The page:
Hello. I'm a 22-year-old single, Latin Rite Catholic in communion with Rome, but that might all change soon (at least the Latin Rite Catholic part). Attacked by fundamentalist Christians, I have begun reading works of the early Church. At first, I used these texts to defend Catholic beliefs, such as the Real Presence and the apostolic succession, but now, upon deeper reading, I am finding myself increasingly in favor of Orthodox beliefs. I am discovering that the papacy was not present in the early Church, and was in fact an idea bolstered in the medieval ages by a series of forged documents.
If you keep reading, you'll only find further confirmation of your initial findings. The "Papacy as we now know it" is a relatively recent thing (first Vatican Council in the late 19th century), and prior to this you'll see distinct "stages of development" in the Roman Papacy, each being created by various political pressures.
There's an excellent book by Michael Whelton called Two Paths: Papal Monarchy - Collegial Tradition
which I highly recommend to people from Roman Catholic backgrounds (in fact this was the first book my Orthodox parish Priest handed me to read). It's not all that could be said on the subject, but it's certainly a good start
. The book is easy to read, and well documented. Another work (which you can get online for free) is Abbe Guettee's The Papacy
- you can download a .pdf version of this book here
. The book is more polemical in tone than Mr.Whelton's brief tome, but does contain a lot of valuable information and argumentation.
Simply put, contemporary "papism" is a fraud; this is not overly harsh, since the arguments put forward in it's favour within the RCC were based on fraudulent documents (like the so called "Donation of Constantine"), and a lot of Papal strong arming (like the disgusting bullying which occured at the first Vatican Council, which decreed dogmatically
that the Pope was "infallible").
1) I am interested in how Kallistos and other Orthodox writers emphasize how the East and West THINK differently, and this is why their theologies are much different from each other. While I understand this to a degree, could someone please give me perhaps 5 or 6 ways in which the East and West are much different in the ways they think?
Well it's important to emphasize that a lot of the so called "eastern" ways of thinking were once shared by the west as well. To a great degree talk of "east vs. west" is misleading, just as talk of "Roman vs. Byzantine" is misleading (since the "Byzantines" never called themselves such, but were the continuing part of the Roman Empire, which had moved it's capital from Rome to Constantinople in the fourth century A.D. - even the Muslim Arabs who conquered the Middle East understood their Orthodox Christian subjects to be Rum
, or "Romans"). Really this is a case of "Roman Orthodox" vs. "Frankish Latin" thinking. For some excellent discussions on this and many related topics, I'd suggest you go look at the articles at the following website...The Romans - Ancient, Medieval, Modern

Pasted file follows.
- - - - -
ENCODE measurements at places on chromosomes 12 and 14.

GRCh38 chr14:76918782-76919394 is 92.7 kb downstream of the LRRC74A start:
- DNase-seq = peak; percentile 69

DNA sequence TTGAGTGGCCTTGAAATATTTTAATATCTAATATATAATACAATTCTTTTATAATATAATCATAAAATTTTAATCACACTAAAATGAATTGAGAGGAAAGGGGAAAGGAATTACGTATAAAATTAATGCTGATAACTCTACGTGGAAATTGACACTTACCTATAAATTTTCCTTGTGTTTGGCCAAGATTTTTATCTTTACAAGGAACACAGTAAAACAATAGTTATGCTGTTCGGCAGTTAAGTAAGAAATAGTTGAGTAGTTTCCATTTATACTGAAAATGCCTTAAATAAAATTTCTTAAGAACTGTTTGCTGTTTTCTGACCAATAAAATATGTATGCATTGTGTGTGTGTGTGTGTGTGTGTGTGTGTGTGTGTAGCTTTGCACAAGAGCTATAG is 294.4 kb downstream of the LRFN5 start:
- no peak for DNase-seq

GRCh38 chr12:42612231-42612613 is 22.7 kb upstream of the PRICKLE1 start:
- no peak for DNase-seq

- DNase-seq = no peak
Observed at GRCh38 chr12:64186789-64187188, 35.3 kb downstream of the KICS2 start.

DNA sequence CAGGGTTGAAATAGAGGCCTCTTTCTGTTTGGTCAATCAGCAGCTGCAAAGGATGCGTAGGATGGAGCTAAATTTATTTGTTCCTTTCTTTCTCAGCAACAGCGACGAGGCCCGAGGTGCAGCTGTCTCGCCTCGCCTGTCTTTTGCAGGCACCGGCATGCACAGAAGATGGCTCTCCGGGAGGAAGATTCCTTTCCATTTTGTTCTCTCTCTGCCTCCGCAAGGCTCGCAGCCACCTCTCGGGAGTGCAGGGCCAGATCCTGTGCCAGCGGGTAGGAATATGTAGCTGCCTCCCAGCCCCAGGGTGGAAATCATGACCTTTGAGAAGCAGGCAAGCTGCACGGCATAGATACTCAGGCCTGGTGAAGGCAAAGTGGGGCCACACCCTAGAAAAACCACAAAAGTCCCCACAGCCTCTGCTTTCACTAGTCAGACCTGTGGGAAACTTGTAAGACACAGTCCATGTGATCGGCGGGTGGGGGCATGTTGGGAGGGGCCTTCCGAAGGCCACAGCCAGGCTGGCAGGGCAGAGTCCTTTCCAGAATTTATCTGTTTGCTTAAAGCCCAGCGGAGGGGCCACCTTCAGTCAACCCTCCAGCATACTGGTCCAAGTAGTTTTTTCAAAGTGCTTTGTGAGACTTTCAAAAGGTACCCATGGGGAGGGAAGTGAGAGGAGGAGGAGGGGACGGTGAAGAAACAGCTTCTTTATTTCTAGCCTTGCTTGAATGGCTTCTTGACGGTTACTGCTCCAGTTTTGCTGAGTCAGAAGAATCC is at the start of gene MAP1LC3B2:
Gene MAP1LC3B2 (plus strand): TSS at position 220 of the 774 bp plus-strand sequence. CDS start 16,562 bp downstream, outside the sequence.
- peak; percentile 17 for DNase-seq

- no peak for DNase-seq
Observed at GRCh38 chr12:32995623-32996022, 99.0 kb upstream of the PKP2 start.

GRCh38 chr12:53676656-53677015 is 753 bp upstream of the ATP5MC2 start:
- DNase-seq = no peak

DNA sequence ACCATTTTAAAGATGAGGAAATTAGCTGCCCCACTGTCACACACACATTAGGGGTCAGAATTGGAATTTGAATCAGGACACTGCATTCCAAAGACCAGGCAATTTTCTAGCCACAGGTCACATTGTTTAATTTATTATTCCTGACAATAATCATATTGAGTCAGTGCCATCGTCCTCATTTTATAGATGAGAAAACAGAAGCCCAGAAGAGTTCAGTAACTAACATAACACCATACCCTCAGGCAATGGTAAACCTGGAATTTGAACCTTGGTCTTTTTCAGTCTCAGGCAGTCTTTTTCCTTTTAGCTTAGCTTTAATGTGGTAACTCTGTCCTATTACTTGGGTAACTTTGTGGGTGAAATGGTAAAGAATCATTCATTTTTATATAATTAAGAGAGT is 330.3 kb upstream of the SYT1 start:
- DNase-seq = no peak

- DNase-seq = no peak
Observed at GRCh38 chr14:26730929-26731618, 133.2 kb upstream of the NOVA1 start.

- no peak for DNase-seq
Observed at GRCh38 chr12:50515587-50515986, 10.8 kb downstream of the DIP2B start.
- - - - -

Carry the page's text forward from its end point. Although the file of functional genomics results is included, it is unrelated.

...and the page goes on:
The articles available there actually deal with this question of just how Orthodox think "differently" than post-schism western Christians. It would be pointless for me to try and rephrase what the articles on that site (many of them by the late Fr.John Romanides) have to say. There's lots of reading material there for you, and I think you'll get a lot out of it (I know I did.)
2) I wish to serve the Church (wherever the Church may be!). I honestly have considered some sort of religious life with the Western Church, but they require you to be celibate, and I don't feel that God is calling me to the celibate life, although I sense that He is pulling me towards some way of life in which I teach and help others, especially with their spiritual needs. I had thought earlier that perhaps I should become a DRE or a Catholic teacher at a Western Church school, but now I am not so sure if I could do this were I to become Orthodox.
I can appreciate your enthusiasm and desire to serve God, but I think you have more basic matters to concern yourself with at this point. Our parish Priest said to me once, that the devil wants you to try and do a lot of things (to really load up your plate) and do them poorly, rather than do a few things well (in particular, to get the basics down pat.) At this point, you seem to be at a crossroads regarding your spiritual affiliation. This is just my two cents (though I'm tempted to think mosts Priests would agree with me here), but I think you should work on your own situation for now, before forming plans to enter into a Priestly ministry. If that is God's will for you, it will happen - and it will not require your prodding your parish Priest or your Bishop either, you'll likely get approached about this at some point in the future. Rather at this point, pray a lot, read some good spiritual books, and start attending Orthodox services and make a point of talking to the Priest there about your concerns.
St.Seraphim of Sarov (a much beloved Russian Saint, a heroic ascetic and man of incredible humility) said that if you "acquire the Holy Spirit", you'll save a thousand people around you. His point is a characteristically Orthodox one - the genuine, effective missionary and pastor of souls, is the one who is sincerely seeking his own salvation first and foremost. St.Seraphim was a hermit, who spent years and years in solitude and silence, yet because he had grown so great in the grace of God, people found their way to him - undoubtedly St.Seraphim is responsible (in so far as God's creatures can play a role in salvation) for the salvation of many thousands upon thousands of people...thus demonstrating this little gem of monastic wisdom.